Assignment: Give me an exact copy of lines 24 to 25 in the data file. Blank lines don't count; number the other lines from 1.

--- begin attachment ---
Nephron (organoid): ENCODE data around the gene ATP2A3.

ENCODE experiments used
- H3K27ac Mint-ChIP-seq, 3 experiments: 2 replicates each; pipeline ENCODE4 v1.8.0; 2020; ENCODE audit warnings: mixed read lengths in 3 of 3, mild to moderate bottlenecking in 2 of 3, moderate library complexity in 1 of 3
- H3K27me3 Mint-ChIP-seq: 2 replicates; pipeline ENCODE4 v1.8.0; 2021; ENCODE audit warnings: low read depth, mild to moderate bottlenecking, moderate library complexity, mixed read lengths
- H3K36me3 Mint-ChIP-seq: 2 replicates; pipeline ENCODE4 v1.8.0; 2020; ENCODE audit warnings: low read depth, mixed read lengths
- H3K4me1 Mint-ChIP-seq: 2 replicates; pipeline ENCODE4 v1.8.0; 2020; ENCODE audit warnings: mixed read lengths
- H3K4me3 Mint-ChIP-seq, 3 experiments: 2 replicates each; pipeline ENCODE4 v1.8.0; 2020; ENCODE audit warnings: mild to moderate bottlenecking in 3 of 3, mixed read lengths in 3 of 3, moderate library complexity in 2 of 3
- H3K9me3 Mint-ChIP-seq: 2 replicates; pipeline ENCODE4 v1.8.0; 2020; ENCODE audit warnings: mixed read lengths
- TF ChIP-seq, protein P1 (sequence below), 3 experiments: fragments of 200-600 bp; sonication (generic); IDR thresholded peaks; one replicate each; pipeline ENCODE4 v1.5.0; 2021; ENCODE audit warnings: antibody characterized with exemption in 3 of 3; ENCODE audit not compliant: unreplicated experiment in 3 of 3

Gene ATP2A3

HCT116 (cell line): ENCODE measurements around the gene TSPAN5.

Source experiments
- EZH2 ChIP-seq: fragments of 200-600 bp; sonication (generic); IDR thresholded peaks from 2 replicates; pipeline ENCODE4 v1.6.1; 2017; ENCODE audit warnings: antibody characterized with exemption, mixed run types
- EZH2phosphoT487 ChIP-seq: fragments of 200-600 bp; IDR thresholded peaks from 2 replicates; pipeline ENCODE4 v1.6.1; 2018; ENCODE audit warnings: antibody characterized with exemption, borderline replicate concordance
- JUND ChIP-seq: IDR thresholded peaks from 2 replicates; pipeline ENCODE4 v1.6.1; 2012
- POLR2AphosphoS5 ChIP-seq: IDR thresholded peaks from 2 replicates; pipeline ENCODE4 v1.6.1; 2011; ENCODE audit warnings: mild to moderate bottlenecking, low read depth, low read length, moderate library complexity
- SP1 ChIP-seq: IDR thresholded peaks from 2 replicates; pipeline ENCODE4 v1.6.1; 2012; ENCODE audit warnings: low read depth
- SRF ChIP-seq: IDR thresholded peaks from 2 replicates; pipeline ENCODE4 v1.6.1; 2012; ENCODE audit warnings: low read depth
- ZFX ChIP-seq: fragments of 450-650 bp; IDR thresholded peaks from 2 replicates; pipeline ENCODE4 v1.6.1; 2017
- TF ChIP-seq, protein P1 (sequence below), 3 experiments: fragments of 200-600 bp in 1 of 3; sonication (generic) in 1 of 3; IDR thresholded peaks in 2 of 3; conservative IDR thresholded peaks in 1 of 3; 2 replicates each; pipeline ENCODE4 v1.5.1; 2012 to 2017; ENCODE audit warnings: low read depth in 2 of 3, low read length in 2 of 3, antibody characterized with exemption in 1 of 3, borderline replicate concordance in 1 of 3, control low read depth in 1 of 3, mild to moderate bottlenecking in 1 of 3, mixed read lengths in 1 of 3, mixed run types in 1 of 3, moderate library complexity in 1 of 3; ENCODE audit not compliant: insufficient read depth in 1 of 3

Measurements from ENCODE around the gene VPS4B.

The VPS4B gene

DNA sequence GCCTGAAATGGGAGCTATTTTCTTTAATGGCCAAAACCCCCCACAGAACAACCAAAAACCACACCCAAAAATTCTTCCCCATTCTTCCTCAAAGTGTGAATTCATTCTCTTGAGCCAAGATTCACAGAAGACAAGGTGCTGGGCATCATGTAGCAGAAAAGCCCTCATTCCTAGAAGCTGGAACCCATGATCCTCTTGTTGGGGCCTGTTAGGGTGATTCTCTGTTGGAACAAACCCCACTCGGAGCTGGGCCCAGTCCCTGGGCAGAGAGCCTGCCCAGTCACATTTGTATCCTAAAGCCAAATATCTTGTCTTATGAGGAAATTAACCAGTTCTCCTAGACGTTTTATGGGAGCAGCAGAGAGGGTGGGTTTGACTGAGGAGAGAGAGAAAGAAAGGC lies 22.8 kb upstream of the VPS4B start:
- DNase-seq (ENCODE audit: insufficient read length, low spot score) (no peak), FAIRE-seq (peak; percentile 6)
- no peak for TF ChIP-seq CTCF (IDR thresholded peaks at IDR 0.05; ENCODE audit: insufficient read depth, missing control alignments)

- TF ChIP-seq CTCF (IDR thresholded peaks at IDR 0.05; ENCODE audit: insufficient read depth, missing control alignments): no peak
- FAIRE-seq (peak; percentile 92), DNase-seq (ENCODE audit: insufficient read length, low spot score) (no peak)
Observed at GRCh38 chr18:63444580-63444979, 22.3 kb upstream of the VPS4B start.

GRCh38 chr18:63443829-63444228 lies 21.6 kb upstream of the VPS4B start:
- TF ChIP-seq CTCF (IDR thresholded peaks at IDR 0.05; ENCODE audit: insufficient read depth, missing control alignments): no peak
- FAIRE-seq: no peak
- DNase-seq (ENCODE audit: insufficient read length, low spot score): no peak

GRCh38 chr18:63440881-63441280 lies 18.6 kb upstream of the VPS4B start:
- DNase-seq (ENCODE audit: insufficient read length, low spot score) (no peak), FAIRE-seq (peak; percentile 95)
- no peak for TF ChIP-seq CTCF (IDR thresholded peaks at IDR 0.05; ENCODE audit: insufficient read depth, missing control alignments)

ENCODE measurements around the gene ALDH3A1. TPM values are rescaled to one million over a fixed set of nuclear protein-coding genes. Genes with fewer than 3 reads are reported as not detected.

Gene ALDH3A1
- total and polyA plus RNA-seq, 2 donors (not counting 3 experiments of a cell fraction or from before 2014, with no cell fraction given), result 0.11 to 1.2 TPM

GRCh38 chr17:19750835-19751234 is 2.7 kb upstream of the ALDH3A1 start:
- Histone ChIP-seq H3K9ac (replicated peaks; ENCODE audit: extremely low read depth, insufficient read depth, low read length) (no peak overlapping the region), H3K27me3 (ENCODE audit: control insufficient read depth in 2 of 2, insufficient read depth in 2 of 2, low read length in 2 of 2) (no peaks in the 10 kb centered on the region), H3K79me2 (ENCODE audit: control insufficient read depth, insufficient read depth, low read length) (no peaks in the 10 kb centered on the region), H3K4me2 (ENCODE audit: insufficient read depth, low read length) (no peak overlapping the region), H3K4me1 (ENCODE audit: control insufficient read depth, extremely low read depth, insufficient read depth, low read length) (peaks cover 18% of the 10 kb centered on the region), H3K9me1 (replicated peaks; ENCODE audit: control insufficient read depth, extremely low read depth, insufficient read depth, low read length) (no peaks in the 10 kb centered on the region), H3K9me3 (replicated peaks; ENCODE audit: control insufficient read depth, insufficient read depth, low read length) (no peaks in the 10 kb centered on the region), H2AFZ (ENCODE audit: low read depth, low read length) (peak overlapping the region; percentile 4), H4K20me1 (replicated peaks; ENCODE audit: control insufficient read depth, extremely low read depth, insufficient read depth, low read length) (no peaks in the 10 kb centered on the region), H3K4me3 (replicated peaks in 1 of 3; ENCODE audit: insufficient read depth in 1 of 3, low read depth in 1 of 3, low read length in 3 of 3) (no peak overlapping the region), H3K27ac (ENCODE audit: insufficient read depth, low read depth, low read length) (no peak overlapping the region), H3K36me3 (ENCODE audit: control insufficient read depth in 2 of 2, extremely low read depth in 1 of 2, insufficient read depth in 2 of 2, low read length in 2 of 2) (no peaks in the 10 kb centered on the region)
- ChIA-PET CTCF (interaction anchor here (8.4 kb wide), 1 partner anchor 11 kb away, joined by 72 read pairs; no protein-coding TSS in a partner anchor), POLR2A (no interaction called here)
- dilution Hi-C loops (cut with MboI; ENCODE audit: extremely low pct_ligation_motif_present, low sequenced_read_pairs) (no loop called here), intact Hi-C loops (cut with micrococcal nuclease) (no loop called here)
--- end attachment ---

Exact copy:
- DNase-seq (ENCODE audit: insufficient read length, low spot score) (no peak), FAIRE-seq (peak; percentile 6)
- no peak for TF ChIP-seq CTCF (IDR thresholded peaks at IDR 0.05; ENCODE audit: insufficient read depth, missing control alignments)